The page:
Abdel Hakim Belhaj, a military commander in Libya and former dissident, is taking legal action against Jack Straw. Belhaj, a former dissident, was flown to one of Muammar Gaddafi’s prisons in a rendition operation in 2004, alleges that Straw, who was foreign secretary at the time, was complicit in the torture he suffered in Libya. Here is your full guide to the case.
What are the accusations?
In 2004, Belhaj was the leader of the Libyan Islamic Fighting Group, which opposed Gaddafi’s regime. MI5 believed that the group had links to al-Qaeda.
Belhaj claims that he and his pregnant wife, Fatima Bouchar, were detained by CIA agents in Bangkok as they attempted to travel to Britain to claim political asylum. He says that they were taken from Thailand back to Libya, via UK-controlled Diego Garcia, and alleges that they were tortured both during the rendition process and in Libya, where he was imprisoned.
Crucial to this case is the complicity of Britain in providing the intelligence necessary for the rendition process.
Belhaj and his wife accuse Straw of being complicit in the “torture, inhuman and degrading treatment, batteries and assaults” they suffered at the hands of Thai and US agents, and the Libyan authorities.
What is the background?
This issue first surfaced last September, when documents found in an abandoned Libyan government office indicated that MI6, particularly the head of counter-terrorism, Mark Allen, had provided the intelligence that allowed the CIA to detain Belhaj and his wife in March 2004.
At the time, MI6 did not deny involvement. The Guardian quotes Whitehall sources as saying that the agency’s actions were part of “ministerially-authorised government policy”.
Why is Jack Straw liable?
Belhaj’s lawyers say that Straw was foreign secretary with responsibility for MI6 at the time of the rendition. They also allege that a 2004 letter from Allen to Libya’s former intelligence chief congratulated Libya on Belhaj’s safe arrival.
Straw is not the only person to face legal action. Papers have already been served in the High Court to sue the UK government, its security forces, and Allen, for damages.
The papers served against Straw allege his complicity in the torture that Belhaj and his wife suffered, as well as misfeasance in public office. They are seeking damages for the trauma.
Belhaj’s lawyers decided to serve papers on Straw after a report in the Sunday Times on 15 April which claimed that Straw allowed the incident to happen. The newspaper claimed that Straw admitted that he had approved Belhaj’s secret rendition after MI6 agents presented him with evidence proving that he had signed it off.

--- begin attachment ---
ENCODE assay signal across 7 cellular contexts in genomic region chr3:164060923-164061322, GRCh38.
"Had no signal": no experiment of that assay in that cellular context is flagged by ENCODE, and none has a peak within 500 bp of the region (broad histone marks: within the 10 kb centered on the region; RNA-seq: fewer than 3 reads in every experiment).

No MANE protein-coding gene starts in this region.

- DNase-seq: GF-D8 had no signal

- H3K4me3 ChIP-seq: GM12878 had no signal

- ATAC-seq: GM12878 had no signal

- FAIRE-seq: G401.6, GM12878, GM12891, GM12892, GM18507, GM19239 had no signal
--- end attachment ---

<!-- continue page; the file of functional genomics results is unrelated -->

What has Straw said on the matter?
Speaking to the BBC’s Today programme last autumn, when these allegations first surfaced, Straw said:
The position of successive foreign secretaries, including me, is that we were opposed to unlawful rendition, opposed to torture or similar methods and not only did we not agree with it, we were not complicit in it, nor did we turn a blind eye to it.
While UK ministers have denied any complicity in rendition or torture, Straw has not commented further, because of the ongoing police investigation into the UK’s alleged role in illegal rendition. The Crown Prosecution Service launched this criminal investigation earlier this year, and Straw already faces questioning.
Leigh Day and Co, the law firm representing Belhaj, said that they expected Straw’s response to the letter of claim would echo previous responses from government solicitors, which “neither confirm nor deny”.
Due to this, they are seeking a response by close of business on 17 May, as opposed to the six months normally allowed to respond to allegations. They said that after this date, proceedings could be issued without further notice. This would place Straw in the uncomfortable position of defending his actions in court.
If Straw does not admit liability in this time, the law firm said that they expected him to provide the documents detailed in the Sunday Times article, and copies of government communications relating to Belhaj’s case.